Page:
Vic (Dave Bautista) is a Los Angeles cop mourning the fact that his partner (Karen Gillan) died on the job. A good partner like him would chase after the drug dealer (Iko Uwais) who was responsible for her death. In the same city, Stu (Kumail Nanjiani) struggles to keep his job as an Uber driver.
Vic and Stu’s lives don’t have to intersect – after all, Vic’s eye surgery might even slow the plot down. But he gets a call from an informant about the drug dealer’s new drop, which he pursues. The temporarily blind cop crashes his car, which means he needs Stu’s services to take him across town.
I wanted to like Stuber for the fact that it has three Asian men in it. I’ll give due credit to how this movie maneuvers around how English isn’t Uwais’ first language, but that also means that Tripper Clancy’s script won’t give him juicy material. The script is less interested in a meaty villain as it is with its antiheroes.
The movie, nonetheless, has Bautista who, strangely enough, has done his best work is in tent pole action films. In some, like the Blade Runner sequel, he can do so much with being stoic. He also shows his comedic chops in the Avengers series. And we can say positive things about Bautista leaning into his age here. It shows a lack of vanity, but how many times can an audience endure jokes about ‘old farts’ like Vic? Older people in real life know about how Uber and how modern day things work.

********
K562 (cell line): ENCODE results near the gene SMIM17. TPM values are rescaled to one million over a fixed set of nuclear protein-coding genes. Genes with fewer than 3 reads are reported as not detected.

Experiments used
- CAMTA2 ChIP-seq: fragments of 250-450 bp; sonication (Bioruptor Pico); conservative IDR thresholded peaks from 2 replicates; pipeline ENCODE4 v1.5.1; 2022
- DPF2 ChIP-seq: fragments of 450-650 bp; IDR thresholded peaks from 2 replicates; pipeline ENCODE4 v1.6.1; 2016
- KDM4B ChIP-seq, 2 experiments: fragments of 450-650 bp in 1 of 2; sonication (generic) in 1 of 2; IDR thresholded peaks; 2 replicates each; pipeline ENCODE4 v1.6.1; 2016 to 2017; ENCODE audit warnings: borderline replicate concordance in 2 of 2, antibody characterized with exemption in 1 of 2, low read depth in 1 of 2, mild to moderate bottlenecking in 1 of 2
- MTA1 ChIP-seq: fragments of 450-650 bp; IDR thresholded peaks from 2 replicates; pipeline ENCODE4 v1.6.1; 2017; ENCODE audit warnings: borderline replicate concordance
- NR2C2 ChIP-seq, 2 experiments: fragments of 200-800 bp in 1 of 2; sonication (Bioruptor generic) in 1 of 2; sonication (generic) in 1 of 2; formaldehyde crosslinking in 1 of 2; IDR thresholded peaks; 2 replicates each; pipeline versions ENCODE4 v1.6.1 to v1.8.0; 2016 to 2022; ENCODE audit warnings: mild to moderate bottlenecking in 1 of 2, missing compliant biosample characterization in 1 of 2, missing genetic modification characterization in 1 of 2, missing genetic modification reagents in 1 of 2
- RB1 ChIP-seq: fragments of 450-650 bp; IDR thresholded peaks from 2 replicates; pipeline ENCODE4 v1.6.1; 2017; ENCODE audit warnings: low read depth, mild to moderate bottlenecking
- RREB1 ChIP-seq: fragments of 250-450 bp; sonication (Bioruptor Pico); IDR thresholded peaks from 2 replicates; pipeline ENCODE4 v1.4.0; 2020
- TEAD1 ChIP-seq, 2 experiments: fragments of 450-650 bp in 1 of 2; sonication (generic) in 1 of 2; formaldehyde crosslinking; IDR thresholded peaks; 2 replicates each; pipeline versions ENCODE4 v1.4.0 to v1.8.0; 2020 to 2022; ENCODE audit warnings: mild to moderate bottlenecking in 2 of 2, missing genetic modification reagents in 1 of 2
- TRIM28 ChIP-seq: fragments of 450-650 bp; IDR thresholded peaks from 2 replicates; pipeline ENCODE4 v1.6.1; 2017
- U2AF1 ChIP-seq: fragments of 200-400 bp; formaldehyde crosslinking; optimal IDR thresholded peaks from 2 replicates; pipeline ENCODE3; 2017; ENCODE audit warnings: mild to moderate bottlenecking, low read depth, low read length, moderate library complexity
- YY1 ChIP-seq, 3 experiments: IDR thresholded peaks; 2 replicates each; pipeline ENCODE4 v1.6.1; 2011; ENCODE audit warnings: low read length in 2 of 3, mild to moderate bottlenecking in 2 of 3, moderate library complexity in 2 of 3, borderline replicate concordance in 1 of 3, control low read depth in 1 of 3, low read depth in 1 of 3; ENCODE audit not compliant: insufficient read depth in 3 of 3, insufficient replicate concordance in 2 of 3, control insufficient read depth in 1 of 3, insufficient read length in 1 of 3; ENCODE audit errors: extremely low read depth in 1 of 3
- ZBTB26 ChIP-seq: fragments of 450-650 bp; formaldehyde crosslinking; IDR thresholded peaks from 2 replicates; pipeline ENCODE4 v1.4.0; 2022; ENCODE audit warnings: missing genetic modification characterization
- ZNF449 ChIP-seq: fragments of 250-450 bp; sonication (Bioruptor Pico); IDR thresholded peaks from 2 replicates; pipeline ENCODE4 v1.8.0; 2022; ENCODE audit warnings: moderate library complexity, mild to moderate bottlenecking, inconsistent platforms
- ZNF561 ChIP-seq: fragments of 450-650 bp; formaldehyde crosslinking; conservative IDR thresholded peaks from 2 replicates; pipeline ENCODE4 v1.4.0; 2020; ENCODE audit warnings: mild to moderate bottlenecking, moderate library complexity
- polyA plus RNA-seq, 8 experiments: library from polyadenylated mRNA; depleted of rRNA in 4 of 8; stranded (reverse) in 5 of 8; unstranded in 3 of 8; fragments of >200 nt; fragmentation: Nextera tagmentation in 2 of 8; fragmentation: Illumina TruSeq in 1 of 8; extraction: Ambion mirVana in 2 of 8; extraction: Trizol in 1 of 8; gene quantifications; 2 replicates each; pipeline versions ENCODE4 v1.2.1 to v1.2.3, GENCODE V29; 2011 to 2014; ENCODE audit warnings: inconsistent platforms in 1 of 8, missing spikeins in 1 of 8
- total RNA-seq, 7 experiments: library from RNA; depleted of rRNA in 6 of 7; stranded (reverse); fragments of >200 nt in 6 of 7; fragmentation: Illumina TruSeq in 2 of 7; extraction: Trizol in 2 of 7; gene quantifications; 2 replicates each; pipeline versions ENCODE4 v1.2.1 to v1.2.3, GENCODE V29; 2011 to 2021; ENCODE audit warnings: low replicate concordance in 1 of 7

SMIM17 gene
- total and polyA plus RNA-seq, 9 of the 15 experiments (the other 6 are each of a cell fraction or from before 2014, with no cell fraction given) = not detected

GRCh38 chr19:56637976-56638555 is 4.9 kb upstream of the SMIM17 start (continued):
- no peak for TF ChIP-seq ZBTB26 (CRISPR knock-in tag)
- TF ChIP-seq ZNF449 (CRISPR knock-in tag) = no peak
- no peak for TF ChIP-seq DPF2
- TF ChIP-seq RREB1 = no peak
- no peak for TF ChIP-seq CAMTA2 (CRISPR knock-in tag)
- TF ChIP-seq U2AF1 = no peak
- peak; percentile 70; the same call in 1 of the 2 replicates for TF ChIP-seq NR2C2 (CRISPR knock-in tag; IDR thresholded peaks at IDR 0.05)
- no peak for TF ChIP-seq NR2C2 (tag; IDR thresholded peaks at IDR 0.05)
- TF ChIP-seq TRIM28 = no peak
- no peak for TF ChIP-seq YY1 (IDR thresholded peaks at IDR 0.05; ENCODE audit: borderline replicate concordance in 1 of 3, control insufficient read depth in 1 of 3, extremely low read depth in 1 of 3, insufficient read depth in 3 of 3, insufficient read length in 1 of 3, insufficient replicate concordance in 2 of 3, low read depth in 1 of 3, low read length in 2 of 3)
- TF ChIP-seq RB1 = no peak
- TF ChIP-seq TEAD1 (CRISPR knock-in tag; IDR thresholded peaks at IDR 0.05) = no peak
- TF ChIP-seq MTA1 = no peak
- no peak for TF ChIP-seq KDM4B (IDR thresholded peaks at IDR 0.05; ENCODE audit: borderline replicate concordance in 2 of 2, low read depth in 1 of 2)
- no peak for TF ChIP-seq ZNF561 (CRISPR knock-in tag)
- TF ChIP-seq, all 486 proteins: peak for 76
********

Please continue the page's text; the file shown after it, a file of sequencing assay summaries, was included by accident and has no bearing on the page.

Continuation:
There’s also something positive about seeing Nanjiani who, years prior, was the best thing in other comedies. I like living in this timeline where he’s a leading man, although he’s technically only a sidekick here. His character, Stu, is also a comment on how some people have to masochistically bend over backwards to financially survive.
But Nanjiani is still playing a 21st century version of the passive South Asian worker stereotype. He fights back, both in words and action, but it would be nice if any of those lines were memorable.
Nonetheless, a better movie would have let Karen Gillan’s character live and thus, get to do more things. Sure, Stuber has its share of spunky female characters, like Vic’s assertive boss (Mira Sorvino). But it’s 2019 – scripts shouldn’t have to kill off female characters to give their male counterparts a sense of pathos.
A better movie wouldn’t also be violent and trying to pass that quality off as comedy. There’s a Venn diagram for how both genres stretch their characters’ physical and, to a certain extent, emotional limits. There’s also a scene here where Vic and Stu fight. one that the script draws out. If only modern comedies didn’t drag out their scenes, and rediscovered how effective brevity can be.
- Release Date: 7/12/2019